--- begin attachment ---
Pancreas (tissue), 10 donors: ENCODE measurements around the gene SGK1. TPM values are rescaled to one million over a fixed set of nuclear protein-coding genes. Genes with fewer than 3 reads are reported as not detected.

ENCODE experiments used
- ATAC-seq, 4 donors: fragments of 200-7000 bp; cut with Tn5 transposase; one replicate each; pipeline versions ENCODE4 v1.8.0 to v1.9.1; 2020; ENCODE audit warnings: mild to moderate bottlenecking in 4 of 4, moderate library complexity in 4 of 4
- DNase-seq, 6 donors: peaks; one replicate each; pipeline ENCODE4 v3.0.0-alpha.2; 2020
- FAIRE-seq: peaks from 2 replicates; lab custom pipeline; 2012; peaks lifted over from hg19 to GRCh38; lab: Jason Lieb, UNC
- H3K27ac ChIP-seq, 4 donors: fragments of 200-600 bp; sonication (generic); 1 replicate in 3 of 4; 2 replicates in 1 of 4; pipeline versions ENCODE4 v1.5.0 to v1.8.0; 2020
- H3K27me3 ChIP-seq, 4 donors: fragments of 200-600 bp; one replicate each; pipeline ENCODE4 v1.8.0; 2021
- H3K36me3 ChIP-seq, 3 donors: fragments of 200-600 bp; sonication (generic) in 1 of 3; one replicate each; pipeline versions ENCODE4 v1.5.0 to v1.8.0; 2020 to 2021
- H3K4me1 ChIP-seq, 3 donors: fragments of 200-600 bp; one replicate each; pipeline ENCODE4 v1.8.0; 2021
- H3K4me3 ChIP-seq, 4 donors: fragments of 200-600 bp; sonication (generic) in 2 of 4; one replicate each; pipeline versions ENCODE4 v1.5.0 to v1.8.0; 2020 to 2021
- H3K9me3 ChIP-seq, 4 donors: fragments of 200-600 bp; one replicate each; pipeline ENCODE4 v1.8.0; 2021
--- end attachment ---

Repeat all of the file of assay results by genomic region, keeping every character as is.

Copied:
Pancreas (tissue), 10 donors: ENCODE measurements around the gene SGK1. TPM values are rescaled to one million over a fixed set of nuclear protein-coding genes. Genes with fewer than 3 reads are reported as not detected.

ENCODE experiments used
- ATAC-seq, 4 donors: fragments of 200-7000 bp; cut with Tn5 transposase; one replicate each; pipeline versions ENCODE4 v1.8.0 to v1.9.1; 2020; ENCODE audit warnings: mild to moderate bottlenecking in 4 of 4, moderate library complexity in 4 of 4
- DNase-seq, 6 donors: peaks; one replicate each; pipeline ENCODE4 v3.0.0-alpha.2; 2020
- FAIRE-seq: peaks from 2 replicates; lab custom pipeline; 2012; peaks lifted over from hg19 to GRCh38; lab: Jason Lieb, UNC
- H3K27ac ChIP-seq, 4 donors: fragments of 200-600 bp; sonication (generic); 1 replicate in 3 of 4; 2 replicates in 1 of 4; pipeline versions ENCODE4 v1.5.0 to v1.8.0; 2020
- H3K27me3 ChIP-seq, 4 donors: fragments of 200-600 bp; one replicate each; pipeline ENCODE4 v1.8.0; 2021
- H3K36me3 ChIP-seq, 3 donors: fragments of 200-600 bp; sonication (generic) in 1 of 3; one replicate each; pipeline versions ENCODE4 v1.5.0 to v1.8.0; 2020 to 2021
- H3K4me1 ChIP-seq, 3 donors: fragments of 200-600 bp; one replicate each; pipeline ENCODE4 v1.8.0; 2021
- H3K4me3 ChIP-seq, 4 donors: fragments of 200-600 bp; sonication (generic) in 2 of 4; one replicate each; pipeline versions ENCODE4 v1.5.0 to v1.8.0; 2020 to 2021
- H3K9me3 ChIP-seq, 4 donors: fragments of 200-600 bp; one replicate each; pipeline ENCODE4 v1.8.0; 2021